We continue this weekly series by looking at a Korean fighter who had a short career, spanning just 21 bouts over 9 years, but an interesting one featuring 12 total title bouts, including 9 at world level.
The fighter in question is Hi Yong Choi (19-2, 8). He was a former amateur standout before turning professional in 1987, and given the footage of him in action his style is very much the antithesis of an amateur standout. He wasn't a refined boxer, but more a brawler-come-Street fighter. Although not too well remembered now a days he was a 2-weight world champion who not only fought in Korea and Japan but also had a bout in the USA before retiring in the mid 1990's. He was fast tracked to the top and faced some top names, but never really looked like the type of fighter who could have much longevity based on his raw and highly physical style.
Despite his short career Choi made an impact on the sport, and now we get to bring you the 5 most significant wins for... Hi Yong Choi.
Sam Joong Lee (April 10th 1988)
After a very successful amateur career there was no need to hold Hi Yong Choi back and his team knew that. Instead of taking their time developing the youngster they pushed him hard and fast. Just 9 months after his debut they threw him in with Korean national champion Sam Joon Lee in a 12 round bout for the OPBF Minimumweighjt title. Up to this point Choi had only fought against novices, but stepped up here and shined, as he took a decision over the then 14-2 Lee. Whilst Choi's team had moved him quickly, matching him in a 10 rounder in just his third bout, this was really an impressive victory, this early in his career.
Bong Jun Kim I (February 2nd 1991)
Whilst Choi's team had managed to secure him an OPBF title fight very early they had to wait almost 3 years to get him a world title fight. That finally came in February 1991 when he took on fellow Korean Bong Jun Kim. Kim, the then WBA Minimumweight champion, was 23-5-3 and had been unbeaten in more than 3 yeas. He had claimed the WBA title in 1989 and had already notched 5 defenses of the title. Choi on the other hand was 9-0 but lacked a stand out win since winning the OPBF title. Despite the big step up in class Choi managed to over-come his fellow Korea with a hotly contest decision over 12 rounds. This win saw Choi becoming the first fighter from Hyundai promotions to become a world champion, beating the exciting Young Kyun Park by a few weeks.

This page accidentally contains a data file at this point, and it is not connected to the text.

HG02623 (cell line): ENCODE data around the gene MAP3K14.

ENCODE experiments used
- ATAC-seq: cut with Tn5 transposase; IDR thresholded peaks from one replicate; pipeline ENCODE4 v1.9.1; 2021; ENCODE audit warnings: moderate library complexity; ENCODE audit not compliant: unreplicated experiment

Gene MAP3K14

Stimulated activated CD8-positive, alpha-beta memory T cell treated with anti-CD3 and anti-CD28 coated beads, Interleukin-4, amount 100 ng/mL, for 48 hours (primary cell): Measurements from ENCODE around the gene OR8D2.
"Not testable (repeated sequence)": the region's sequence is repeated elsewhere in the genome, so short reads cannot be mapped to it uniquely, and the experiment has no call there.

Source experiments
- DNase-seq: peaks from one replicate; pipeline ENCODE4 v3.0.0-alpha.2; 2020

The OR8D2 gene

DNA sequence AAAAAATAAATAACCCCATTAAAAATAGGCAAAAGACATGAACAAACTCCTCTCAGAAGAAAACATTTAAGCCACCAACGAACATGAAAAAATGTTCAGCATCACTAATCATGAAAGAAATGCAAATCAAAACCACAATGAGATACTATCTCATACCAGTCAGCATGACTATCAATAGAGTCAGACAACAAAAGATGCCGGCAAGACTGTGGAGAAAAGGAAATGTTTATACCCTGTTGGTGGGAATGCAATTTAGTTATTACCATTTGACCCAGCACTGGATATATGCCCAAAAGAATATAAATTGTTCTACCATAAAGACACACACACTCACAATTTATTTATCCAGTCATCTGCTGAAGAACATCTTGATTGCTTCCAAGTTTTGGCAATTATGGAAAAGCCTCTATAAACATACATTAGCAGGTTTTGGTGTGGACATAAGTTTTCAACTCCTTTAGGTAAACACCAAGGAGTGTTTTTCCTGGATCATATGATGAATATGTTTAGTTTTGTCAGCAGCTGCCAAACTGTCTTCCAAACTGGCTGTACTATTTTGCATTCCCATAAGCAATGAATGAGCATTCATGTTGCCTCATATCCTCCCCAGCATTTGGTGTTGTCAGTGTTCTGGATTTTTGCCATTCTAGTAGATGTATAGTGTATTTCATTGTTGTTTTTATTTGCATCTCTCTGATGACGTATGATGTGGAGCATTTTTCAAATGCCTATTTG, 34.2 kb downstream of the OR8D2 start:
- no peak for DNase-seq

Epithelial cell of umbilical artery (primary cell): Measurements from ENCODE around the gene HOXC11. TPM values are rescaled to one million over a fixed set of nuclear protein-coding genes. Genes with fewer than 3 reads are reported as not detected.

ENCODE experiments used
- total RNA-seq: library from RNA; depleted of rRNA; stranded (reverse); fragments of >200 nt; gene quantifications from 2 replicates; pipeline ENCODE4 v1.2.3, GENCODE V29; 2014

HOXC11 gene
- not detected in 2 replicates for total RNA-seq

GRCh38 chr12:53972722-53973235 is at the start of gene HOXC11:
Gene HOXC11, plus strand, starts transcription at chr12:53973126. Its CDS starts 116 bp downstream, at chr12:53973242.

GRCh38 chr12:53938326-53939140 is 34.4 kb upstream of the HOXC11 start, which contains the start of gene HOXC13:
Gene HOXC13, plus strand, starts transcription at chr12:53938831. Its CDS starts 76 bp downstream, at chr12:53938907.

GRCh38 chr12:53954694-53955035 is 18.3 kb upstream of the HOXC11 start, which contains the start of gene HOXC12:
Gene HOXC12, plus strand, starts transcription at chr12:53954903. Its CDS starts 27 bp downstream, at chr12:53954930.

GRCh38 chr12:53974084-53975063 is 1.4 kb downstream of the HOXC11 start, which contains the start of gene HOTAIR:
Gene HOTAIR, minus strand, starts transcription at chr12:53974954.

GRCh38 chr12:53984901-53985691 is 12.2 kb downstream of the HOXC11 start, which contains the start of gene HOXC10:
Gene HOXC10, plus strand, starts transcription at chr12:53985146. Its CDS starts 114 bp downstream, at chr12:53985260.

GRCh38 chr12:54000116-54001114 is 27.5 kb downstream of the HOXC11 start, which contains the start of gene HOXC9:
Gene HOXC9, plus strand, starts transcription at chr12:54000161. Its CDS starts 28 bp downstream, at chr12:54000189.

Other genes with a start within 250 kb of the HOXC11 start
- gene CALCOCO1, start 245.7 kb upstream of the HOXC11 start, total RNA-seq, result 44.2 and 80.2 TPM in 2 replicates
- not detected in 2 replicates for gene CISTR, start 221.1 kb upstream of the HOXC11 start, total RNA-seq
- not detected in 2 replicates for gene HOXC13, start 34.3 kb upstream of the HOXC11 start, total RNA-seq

Bong Jun Kim II (October 26th 1991)
Having made a relatively straight forward first defense against Filipino challenger Sugar Ray Mike in June 1991 Choi then returned to facing world class competition as he took on Bong Jun Kim in a rematch. Choi was giving Kim a chance to reclaim the title he had taken 8 months earlier, though it was a chance that Kim couldn't take. From the off it was clear that Choi, buoyed on by the title, was a better fighter than he had been in their first bout. Kim on the other hand looked like a man who was starting to show signs of being on the slide. What had been a close and competitive match up the first time around, was a clear decision for Choi the second time around. It's worth noting that after this Kim would go 1-3, suffering a TKO loss in his final bout in 1994 against Takashi Oba before hanging them up. This was the win that signified that Choi was a world champion, and hadn't just won the title by fluke.
Leo Gamez (February 4th 1995)
After scoring 2 more successful defenses Choi would make his international debut and lose the WBA Minimumweight title to Japan's popular Hideyuki Ohashi. Choi would then take more than a year away from the ring before returning in December 1993 having abandoned the Minimumweight division. In the fourth bout of his comeback he took on Venezuelan foe Leo Gamez, the then WBA Light Flyweight champion. Gamez was enjoying his second reign as a world champion, having previously held a Minimumweight title, and was well known in Korea following bouts against Bong Jun Kim, Myung Woo Yuh and Yong Kang Kim. Sadly for Gamez his experience in Korea wasn't enough to over-come the Korean, who looked really strong at Light Flyweight. The bout was marred by head clashes, and certainly wasn't a pretty fight, but the win did see Choi becoming a 2-weight world champion in just 19 fights. Warning for those about to watch, this it's a sloppy, gruelling, mauling mess of a fight. Entertaining in parts but a mess through out.
Keiji Yamaguchi (September 5th 1995)
Choi would return to the ring to defend the WBA Light Flyweight title, that he took from Gamez, 7 months after winning it. For the second time in his career he travelled overseas for the bout as he took on the then 18-0 Keiji Yamaguchi in his home of Osaka. Whilst Choi had failed on his first visit to Japan, losing to Ohashi in 1992, he faired better this time around winning a split decision over Yamaguchi. As with his bout against Gamez this wasn't the most pleasing fight to watch, but winning on foreign soil against an unbeaten challenger is never an easy task. What makes this win even more notable is that Yamaguchi would later go on to take the take title from the man who ended Choi's reign, Carlos Murillo.
Sadly after beating Yamaguchi Choi would lose the title on his US debut against the aforementioned Murillo, and then retire.
This is just an opinion, maaaan! It's easy to share our opinions, and that's what you'll find here, some random opinion pieces